March 24th, 2023
The Greater Toronto industrial market appears to be living in its own world.
Whether as a result of management or insulation, we have yet to see any persistent effects seeping through from the plethora of economic uncertainty and news around the world.
Rising interest rates – as we explored in previous issues – did result in a temporary drop in acquisitions through mid-2022 before bouncing back by end of year.
Prior to this, supply chain bottlenecks, labour shortages, and immense increases in construction costs did little to stop the emergence of the largest industrial pipeline we have ever seen.
Now, a crisis with certain financial institutions south of the border is brewing.
In economic theory, any sort of liquidity or credit crunch would directly impact consumers, and thus, play out in the retail markets. Coupled with rising interest rates, and both businesses and consumers will be less incentivized to make purchases. This domino effect could, again, in theory, lower consumer demand and result in lower demand for warehousing space.
Specifically, we already see headlines whereby manufacturers are destroying surplus inventory due to lower demand, higher storage and container costs, and a need to slash operating costs. Case in point, Funko is reportedly destroying between $30 and $36 million worth of toys to help reduce its additional $85 million in annual fulfillment expenses.
Regardless of these developments, up to this point, the GTA industrial market has absorbed new deliveries and maintained upward pressure on both rents and values. While we have seen a stabilization effect with respect to industrial rents, they continue to increase, with escalations priced in at around 4%.
Values, too, are increasing, and are in many cases defying the narrative of cap rates vs. interest rates because of the enormous long-term value of the assets themselves, coupled with long-term expectations of a reversion with respect to rates.
Whatever the reason (or reasons) may be for this resilience, it is critical to examine the main drivers and outcomes in the market to filter through the noise and try to forecast where we are heading.
For this week’s newsletter, we will analyze the GTA industrial market’s historical rental rates and growth data to gain a better understanding of how the market has evolved, and to help get a sense of what is to come.
GTA Historical Industrial Rents and Growth Analysis
As you can see below, the weighted average asking rent has almost tripled since Q1 2018 from $6.48 PSF net to $17.46 PSF net, with the broader trendline sitting at over 30% year-over-year increases.
While rents are forecast to increase at more modest 10-15% levels and eventually revert to the mean of 2-4%, it is impossible to ignore just how quickly rental rates have ballooned over the last 5 years.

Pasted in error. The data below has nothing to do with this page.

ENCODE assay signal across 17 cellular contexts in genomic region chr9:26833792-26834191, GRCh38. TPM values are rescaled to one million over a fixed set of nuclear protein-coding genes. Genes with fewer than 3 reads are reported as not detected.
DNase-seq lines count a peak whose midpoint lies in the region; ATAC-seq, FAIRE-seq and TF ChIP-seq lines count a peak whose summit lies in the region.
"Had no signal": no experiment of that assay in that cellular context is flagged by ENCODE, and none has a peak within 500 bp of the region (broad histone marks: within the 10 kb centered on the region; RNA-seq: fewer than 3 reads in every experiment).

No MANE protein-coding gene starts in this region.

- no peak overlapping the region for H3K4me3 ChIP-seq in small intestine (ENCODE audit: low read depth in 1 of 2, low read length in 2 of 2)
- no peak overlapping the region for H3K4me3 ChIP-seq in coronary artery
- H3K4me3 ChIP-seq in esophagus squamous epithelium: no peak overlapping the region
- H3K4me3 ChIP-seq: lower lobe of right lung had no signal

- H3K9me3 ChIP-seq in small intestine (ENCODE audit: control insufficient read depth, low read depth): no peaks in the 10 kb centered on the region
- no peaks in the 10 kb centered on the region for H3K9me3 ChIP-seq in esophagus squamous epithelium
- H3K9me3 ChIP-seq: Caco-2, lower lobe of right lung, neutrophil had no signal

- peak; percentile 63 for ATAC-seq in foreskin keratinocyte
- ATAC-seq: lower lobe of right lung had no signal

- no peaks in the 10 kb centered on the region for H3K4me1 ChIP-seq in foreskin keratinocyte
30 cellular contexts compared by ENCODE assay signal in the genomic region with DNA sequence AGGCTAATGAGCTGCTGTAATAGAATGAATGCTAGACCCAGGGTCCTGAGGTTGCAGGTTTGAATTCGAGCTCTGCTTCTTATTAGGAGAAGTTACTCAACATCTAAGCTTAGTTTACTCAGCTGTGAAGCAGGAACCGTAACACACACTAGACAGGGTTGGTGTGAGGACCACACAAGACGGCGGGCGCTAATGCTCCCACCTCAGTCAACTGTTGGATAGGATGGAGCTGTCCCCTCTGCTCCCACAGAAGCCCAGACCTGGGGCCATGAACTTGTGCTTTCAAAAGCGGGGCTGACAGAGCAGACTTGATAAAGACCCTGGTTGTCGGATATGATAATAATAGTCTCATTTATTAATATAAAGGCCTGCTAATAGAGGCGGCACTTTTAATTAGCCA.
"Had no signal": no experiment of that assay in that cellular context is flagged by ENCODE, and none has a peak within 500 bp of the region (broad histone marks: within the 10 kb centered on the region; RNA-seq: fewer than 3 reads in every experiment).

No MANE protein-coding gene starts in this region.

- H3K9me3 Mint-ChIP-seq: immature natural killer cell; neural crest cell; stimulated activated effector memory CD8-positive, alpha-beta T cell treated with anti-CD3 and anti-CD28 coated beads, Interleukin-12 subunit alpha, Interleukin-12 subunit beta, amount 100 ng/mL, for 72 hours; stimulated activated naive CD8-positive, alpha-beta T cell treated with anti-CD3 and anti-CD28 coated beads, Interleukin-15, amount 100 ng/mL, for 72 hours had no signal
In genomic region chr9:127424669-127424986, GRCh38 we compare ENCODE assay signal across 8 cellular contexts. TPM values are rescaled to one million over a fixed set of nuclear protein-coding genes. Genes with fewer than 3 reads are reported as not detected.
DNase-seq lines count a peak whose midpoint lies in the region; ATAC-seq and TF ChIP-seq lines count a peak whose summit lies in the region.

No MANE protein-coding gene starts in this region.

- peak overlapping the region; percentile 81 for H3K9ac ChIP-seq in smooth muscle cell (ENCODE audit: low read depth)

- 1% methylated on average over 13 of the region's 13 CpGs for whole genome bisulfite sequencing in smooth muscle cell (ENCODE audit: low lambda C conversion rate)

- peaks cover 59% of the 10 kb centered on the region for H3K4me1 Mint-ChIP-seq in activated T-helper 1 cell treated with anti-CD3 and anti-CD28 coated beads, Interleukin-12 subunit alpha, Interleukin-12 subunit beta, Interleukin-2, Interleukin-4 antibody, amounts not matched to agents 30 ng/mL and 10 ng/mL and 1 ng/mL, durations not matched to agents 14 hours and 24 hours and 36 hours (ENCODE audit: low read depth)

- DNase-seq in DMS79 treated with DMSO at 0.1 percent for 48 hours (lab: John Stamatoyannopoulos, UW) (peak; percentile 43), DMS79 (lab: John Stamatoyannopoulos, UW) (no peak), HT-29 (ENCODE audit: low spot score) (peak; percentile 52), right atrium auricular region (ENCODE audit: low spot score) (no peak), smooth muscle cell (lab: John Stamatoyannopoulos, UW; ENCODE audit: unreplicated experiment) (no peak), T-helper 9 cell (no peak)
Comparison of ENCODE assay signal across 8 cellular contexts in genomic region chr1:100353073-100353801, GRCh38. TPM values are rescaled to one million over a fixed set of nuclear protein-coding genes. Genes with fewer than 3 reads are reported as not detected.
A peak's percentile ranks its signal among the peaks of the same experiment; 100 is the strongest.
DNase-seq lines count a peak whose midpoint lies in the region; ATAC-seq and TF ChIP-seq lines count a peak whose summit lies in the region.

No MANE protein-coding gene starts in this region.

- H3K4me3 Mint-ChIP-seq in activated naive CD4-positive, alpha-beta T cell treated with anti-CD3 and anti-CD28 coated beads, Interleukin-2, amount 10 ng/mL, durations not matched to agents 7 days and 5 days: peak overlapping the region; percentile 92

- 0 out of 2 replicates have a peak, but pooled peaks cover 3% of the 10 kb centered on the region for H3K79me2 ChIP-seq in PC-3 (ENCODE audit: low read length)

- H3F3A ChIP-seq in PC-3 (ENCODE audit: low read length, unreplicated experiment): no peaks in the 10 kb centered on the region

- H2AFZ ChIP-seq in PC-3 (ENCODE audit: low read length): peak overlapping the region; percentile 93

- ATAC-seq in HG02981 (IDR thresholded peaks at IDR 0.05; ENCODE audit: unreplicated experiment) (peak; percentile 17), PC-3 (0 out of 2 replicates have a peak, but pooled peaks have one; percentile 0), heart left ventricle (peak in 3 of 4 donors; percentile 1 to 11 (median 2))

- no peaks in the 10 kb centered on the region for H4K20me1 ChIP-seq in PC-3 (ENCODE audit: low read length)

To add some context, depending on the asset, landlords are expecting to lease or renew in the $18 to $22 PSF net range; especially for new construction and well-located facilities.
Turning to availabilities, we observe a rapid tightening that began well before 2018 but then accelerated from the period of Q1 2018 to Q1 2020, where the availability rate plummeted from 2.1% to 1.2%. This may not seem like much of a drop, but breaking the sub-1% threshold is extremely difficult due to the ongoing churn and stream of oncoming deliveries. And as we will explore in future issues, this is exceptional given just how much industrial inventory is under construction and set to deliver in the coming 12-24 months.
Zooming in further, we then notice a slight bump as a result of the pandemic, followed by another major tightening from Q4 2020 through Q3 2022, which as we well know was caused by the rise of e-commerce and a multitude of supply-side challenges.
Looking ahead, we see an uptick in availabilities which we could attribute to the aforementioned wave of supply, coupled with general economic uncertainty. However, up to this point, this bump could be considered negligible as we remain at sub-1% levels.
GTA Industrial Availability vs Asking Rents, 2018 to 2022. Source: Cushman & Wakefield.
GTA Historical Industrial Rent Breakdown by Region
Below, we see the differences in weighted average rental rate PSF, as well as the quarterly rent growth by Region.
What’s important to take away from these graphs is:
- The Central markets lead all Regions at $17.65 PSF net, followed by the West at $17.52, the North at $17.26, and East at $14.63.
- The Central and West markets have close to 1% available, while the North and East markets have less than 0.5% available. This could be attributed to the generally smaller amount of inventory and rapid lease-up of any new construction.
- Rents in the East markets have grown the quickest, mainly as they continue to catch up with their counterparts, which have historically been much pricier.
- Rents in the North markets have historically been pricy due to limited inventory and the cost to develop. As a result, they remain high with more modest increases.